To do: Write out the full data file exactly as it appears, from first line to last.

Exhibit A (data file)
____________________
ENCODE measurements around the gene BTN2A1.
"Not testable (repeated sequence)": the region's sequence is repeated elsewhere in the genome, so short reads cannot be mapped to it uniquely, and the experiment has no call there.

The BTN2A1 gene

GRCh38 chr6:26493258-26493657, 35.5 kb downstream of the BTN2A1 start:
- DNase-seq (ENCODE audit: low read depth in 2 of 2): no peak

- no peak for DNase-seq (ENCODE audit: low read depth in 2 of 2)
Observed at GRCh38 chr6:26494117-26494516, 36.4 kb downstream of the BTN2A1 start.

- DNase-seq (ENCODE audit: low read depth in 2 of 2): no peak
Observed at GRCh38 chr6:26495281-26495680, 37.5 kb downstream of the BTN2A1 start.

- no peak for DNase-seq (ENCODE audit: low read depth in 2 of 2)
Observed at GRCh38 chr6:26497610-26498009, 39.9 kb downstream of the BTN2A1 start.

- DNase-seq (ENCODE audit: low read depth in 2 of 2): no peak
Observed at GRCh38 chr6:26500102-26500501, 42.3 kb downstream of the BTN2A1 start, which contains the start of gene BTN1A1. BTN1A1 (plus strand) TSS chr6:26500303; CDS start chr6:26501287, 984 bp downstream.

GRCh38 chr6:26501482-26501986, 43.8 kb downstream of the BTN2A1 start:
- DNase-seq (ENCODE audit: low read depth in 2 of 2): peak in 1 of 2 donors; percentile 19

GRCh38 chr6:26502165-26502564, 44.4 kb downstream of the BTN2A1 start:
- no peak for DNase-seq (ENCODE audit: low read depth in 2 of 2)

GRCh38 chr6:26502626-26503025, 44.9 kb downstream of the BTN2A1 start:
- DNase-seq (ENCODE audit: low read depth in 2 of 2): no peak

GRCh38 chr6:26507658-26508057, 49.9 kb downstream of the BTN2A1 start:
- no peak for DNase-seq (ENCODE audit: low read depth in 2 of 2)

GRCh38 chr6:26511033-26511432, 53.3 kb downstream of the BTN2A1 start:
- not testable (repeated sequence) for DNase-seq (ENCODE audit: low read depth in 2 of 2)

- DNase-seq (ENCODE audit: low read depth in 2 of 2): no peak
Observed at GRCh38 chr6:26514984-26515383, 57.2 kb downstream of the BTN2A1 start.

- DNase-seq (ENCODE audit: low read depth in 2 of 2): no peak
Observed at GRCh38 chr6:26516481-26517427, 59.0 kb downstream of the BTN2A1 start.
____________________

ENCODE measurements around the gene BTN2A1.
"Not testable (repeated sequence)": the region's sequence is repeated elsewhere in the genome, so short reads cannot be mapped to it uniquely, and the experiment has no call there.

The BTN2A1 gene

GRCh38 chr6:26493258-26493657, 35.5 kb downstream of the BTN2A1 start:
- DNase-seq (ENCODE audit: low read depth in 2 of 2): no peak

- no peak for DNase-seq (ENCODE audit: low read depth in 2 of 2)
Observed at GRCh38 chr6:26494117-26494516, 36.4 kb downstream of the BTN2A1 start.

- DNase-seq (ENCODE audit: low read depth in 2 of 2): no peak
Observed at GRCh38 chr6:26495281-26495680, 37.5 kb downstream of the BTN2A1 start.

- no peak for DNase-seq (ENCODE audit: low read depth in 2 of 2)
Observed at GRCh38 chr6:26497610-26498009, 39.9 kb downstream of the BTN2A1 start.

- DNase-seq (ENCODE audit: low read depth in 2 of 2): no peak
Observed at GRCh38 chr6:26500102-26500501, 42.3 kb downstream of the BTN2A1 start, which contains the start of gene BTN1A1. BTN1A1 (plus strand) TSS chr6:26500303; CDS start chr6:26501287, 984 bp downstream.

GRCh38 chr6:26501482-26501986, 43.8 kb downstream of the BTN2A1 start:
- DNase-seq (ENCODE audit: low read depth in 2 of 2): peak in 1 of 2 donors; percentile 19

GRCh38 chr6:26502165-26502564, 44.4 kb downstream of the BTN2A1 start:
- no peak for DNase-seq (ENCODE audit: low read depth in 2 of 2)

GRCh38 chr6:26502626-26503025, 44.9 kb downstream of the BTN2A1 start:
- DNase-seq (ENCODE audit: low read depth in 2 of 2): no peak

GRCh38 chr6:26507658-26508057, 49.9 kb downstream of the BTN2A1 start:
- no peak for DNase-seq (ENCODE audit: low read depth in 2 of 2)

GRCh38 chr6:26511033-26511432, 53.3 kb downstream of the BTN2A1 start:
- not testable (repeated sequence) for DNase-seq (ENCODE audit: low read depth in 2 of 2)

- DNase-seq (ENCODE audit: low read depth in 2 of 2): no peak
Observed at GRCh38 chr6:26514984-26515383, 57.2 kb downstream of the BTN2A1 start.

- DNase-seq (ENCODE audit: low read depth in 2 of 2): no peak
Observed at GRCh38 chr6:26516481-26517427, 59.0 kb downstream of the BTN2A1 start.